The addict’s inability to feel pain allows them to reward themselves with whatever benefit the drug or addiction brings, only to stuff the nature of the problem down deeper. Todd likes to get high. It feels good and helps him avoid life, responsibility and his deep-down sense of insecurity. That’s the benefit. The drug isn’t working when it creates more pain than it soothes. When the pain addiction outweighs the benefits, oftentimes help is sought. For Todd, his high is harder and harder to attain, and he begins to steal and finds himself making horrible choices. Then he’s arrested. He feels the pain of that circumstance and suddenly the drug’s benefit are lessened and the pain it caused are heightened. He’s now ready for change.

Someone is ready to get help not because someone kept rescuing them from pain, but because pain beat them down to a place of desperation.  Could they kill themselves first? Of course, and that’s where you need to assess the severity. You may be amazed at how much pain can be endured, and yet the addict remains faithful to the addiction. To hate addiction is OK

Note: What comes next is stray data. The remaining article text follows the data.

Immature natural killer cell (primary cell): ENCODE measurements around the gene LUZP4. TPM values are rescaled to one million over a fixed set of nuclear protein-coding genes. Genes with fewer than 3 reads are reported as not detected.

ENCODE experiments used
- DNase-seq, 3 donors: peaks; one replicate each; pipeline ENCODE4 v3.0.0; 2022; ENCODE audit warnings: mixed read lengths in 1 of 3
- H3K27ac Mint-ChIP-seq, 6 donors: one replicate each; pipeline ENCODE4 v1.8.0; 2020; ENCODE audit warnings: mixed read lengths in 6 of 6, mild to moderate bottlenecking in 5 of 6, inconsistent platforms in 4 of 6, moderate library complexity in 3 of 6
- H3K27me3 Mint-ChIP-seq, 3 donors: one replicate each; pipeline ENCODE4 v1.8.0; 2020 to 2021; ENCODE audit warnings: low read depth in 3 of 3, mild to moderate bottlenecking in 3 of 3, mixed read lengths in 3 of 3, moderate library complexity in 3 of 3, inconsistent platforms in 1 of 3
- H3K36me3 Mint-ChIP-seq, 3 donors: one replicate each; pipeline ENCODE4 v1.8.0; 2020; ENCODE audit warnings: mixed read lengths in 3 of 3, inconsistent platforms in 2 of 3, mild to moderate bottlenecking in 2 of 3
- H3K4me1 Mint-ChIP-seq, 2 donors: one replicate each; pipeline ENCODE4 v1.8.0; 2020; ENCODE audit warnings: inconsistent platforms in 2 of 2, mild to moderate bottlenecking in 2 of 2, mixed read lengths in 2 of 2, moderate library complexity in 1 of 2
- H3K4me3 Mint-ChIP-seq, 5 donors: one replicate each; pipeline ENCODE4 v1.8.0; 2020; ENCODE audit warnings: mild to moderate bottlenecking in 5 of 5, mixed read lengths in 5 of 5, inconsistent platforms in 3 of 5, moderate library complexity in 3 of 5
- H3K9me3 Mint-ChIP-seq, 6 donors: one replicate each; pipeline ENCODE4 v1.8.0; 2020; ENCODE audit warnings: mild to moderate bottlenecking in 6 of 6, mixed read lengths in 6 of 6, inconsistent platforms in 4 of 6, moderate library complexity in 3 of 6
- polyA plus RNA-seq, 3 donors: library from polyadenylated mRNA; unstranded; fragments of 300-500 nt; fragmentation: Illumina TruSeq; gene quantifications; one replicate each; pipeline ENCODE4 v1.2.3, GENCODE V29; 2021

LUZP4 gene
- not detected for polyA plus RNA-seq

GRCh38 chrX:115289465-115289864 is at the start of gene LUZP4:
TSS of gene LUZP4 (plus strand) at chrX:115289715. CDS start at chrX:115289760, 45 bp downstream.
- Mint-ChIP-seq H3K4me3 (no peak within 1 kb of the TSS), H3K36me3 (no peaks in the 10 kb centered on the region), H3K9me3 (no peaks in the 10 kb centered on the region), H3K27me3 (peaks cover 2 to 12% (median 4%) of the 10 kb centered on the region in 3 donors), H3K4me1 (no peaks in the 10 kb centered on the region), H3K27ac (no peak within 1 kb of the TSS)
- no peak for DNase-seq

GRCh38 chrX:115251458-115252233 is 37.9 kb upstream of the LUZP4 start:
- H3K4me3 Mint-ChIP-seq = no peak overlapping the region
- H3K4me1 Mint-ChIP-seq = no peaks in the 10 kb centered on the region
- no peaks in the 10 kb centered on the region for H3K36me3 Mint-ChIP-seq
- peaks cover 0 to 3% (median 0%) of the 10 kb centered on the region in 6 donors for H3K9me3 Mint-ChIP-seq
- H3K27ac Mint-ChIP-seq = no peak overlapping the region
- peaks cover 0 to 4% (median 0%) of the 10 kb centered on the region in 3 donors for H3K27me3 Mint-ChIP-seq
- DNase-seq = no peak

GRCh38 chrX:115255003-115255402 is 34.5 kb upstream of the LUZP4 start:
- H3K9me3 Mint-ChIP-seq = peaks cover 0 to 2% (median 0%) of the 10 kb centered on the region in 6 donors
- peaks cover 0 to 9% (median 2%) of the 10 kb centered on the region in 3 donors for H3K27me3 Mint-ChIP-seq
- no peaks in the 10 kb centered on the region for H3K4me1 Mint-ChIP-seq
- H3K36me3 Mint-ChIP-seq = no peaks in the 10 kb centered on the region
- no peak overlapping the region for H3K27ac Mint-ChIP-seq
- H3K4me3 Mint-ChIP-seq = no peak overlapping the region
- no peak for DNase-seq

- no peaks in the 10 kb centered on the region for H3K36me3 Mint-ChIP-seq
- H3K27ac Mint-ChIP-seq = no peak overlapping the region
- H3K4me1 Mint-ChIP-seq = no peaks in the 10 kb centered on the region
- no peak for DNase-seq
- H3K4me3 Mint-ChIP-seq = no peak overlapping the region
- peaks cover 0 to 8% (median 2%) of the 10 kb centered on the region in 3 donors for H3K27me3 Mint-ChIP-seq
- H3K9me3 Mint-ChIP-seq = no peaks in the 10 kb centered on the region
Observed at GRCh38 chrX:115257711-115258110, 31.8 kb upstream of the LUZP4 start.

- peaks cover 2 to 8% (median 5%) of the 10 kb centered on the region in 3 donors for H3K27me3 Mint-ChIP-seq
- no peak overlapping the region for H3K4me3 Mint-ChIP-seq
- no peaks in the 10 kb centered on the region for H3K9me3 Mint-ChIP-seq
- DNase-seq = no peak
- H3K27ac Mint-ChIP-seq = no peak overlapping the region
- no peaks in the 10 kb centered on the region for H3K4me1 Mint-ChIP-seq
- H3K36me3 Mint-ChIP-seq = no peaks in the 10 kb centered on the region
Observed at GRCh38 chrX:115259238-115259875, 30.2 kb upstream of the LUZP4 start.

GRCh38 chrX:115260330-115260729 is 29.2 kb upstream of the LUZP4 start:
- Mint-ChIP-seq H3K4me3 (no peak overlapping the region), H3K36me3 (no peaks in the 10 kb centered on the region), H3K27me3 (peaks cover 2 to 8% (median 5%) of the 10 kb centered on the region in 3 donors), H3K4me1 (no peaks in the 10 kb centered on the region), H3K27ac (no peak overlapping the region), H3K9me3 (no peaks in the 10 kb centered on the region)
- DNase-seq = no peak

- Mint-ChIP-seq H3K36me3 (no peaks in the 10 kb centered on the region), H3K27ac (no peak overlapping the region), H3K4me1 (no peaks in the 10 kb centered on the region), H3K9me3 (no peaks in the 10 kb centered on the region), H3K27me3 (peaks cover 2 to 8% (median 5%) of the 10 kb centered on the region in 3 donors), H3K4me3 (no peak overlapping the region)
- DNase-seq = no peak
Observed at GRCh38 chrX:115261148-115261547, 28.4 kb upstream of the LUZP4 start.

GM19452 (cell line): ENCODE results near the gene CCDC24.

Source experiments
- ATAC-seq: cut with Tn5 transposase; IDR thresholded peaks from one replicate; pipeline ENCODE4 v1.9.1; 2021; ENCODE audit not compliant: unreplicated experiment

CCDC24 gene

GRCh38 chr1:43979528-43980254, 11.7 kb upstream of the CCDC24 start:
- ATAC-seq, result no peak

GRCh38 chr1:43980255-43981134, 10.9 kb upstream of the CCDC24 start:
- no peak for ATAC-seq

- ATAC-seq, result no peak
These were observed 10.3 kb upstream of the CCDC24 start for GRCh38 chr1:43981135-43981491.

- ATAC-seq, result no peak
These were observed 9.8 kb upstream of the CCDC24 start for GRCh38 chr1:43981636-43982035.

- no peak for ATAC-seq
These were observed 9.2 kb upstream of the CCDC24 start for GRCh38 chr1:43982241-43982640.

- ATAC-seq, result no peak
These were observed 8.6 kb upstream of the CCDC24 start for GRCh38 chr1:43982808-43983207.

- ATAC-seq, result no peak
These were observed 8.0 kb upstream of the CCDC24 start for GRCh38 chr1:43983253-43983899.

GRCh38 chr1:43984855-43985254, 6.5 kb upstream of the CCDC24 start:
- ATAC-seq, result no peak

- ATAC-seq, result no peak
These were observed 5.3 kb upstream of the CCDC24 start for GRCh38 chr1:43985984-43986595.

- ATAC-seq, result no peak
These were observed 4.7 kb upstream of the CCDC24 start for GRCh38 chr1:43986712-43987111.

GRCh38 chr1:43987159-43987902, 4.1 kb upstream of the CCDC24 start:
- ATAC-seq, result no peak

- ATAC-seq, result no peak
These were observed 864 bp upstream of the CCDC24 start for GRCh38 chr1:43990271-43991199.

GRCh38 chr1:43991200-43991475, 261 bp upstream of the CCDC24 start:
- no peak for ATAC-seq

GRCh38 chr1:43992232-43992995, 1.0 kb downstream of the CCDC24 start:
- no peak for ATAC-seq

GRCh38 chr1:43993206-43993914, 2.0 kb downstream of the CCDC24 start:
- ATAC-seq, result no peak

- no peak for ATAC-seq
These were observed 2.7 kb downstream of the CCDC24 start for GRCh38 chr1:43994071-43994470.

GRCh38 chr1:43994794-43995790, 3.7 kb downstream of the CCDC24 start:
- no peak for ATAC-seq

Typically, if at first you see an addict remain in stubbornness and denial, you know that they need more pain. Thus, we befriend pain as God’s tool to take someone through the journey towards solution. If you see them start to show signs of change, and then fall into old patterns, begin to pray for pain.

The bible instructs us with this truth.


For the kind of sorrow God wants us to experience leads us away from sin and results in salvation. There’s no regret for that kind of sorrow. But worldly sorrow, which lacks repentance, results in spiritual death. – 2 Corinthians 7:10


Now I am glad I sent it, not because it hurt you, but because the pain caused you to repent and change your ways. It was the kind of sorrow God wants his people to have, so you were not harmed by us in any way (2 Corinthians 7:9).


No discipline is enjoyable while it is happening—it’s painful! But afterward there will be a peaceful harvest of right living for those who are trained in this way (Hebrews 12:11). To hate addiction is OK

To hate addiction is OK

How exactly do you assist in helping pain have its way? We are going to learn next. To hate addiction is OK


Read Part 5